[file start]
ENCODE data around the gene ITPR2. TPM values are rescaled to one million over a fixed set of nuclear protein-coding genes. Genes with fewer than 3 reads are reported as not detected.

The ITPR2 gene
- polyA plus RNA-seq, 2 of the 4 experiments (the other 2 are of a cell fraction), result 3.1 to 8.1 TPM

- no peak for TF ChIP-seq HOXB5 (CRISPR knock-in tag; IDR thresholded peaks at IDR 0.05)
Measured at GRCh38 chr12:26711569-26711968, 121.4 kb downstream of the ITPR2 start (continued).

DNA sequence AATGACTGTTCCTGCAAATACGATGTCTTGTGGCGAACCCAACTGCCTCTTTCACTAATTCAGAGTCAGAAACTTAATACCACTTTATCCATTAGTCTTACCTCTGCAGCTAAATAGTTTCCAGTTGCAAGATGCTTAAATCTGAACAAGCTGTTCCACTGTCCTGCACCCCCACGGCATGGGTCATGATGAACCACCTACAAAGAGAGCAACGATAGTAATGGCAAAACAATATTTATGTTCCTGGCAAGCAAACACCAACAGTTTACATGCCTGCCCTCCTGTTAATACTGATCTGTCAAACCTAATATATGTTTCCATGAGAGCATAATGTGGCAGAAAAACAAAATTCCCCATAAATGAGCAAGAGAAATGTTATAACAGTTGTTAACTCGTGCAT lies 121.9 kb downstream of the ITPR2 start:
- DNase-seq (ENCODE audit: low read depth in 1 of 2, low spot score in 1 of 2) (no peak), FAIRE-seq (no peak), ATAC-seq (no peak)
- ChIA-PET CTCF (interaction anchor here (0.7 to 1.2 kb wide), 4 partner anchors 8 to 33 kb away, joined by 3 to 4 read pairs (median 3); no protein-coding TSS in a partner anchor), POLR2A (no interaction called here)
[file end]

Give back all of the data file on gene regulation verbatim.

ENCODE data around the gene ITPR2. TPM values are rescaled to one million over a fixed set of nuclear protein-coding genes. Genes with fewer than 3 reads are reported as not detected.

The ITPR2 gene
- polyA plus RNA-seq, 2 of the 4 experiments (the other 2 are of a cell fraction), result 3.1 to 8.1 TPM

- no peak for TF ChIP-seq HOXB5 (CRISPR knock-in tag; IDR thresholded peaks at IDR 0.05)
Measured at GRCh38 chr12:26711569-26711968, 121.4 kb downstream of the ITPR2 start (continued).

DNA sequence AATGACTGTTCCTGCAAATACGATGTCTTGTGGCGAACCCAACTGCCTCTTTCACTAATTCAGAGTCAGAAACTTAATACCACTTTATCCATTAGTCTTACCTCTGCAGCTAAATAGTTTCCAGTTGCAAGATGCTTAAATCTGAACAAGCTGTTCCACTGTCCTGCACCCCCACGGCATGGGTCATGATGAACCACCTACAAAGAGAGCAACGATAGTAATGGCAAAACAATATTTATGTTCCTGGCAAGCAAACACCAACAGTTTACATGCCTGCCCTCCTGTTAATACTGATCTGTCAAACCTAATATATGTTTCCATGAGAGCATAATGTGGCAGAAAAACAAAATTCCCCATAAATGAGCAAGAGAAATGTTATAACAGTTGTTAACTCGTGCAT lies 121.9 kb downstream of the ITPR2 start:
- DNase-seq (ENCODE audit: low read depth in 1 of 2, low spot score in 1 of 2) (no peak), FAIRE-seq (no peak), ATAC-seq (no peak)
- ChIA-PET CTCF (interaction anchor here (0.7 to 1.2 kb wide), 4 partner anchors 8 to 33 kb away, joined by 3 to 4 read pairs (median 3); no protein-coding TSS in a partner anchor), POLR2A (no interaction called here)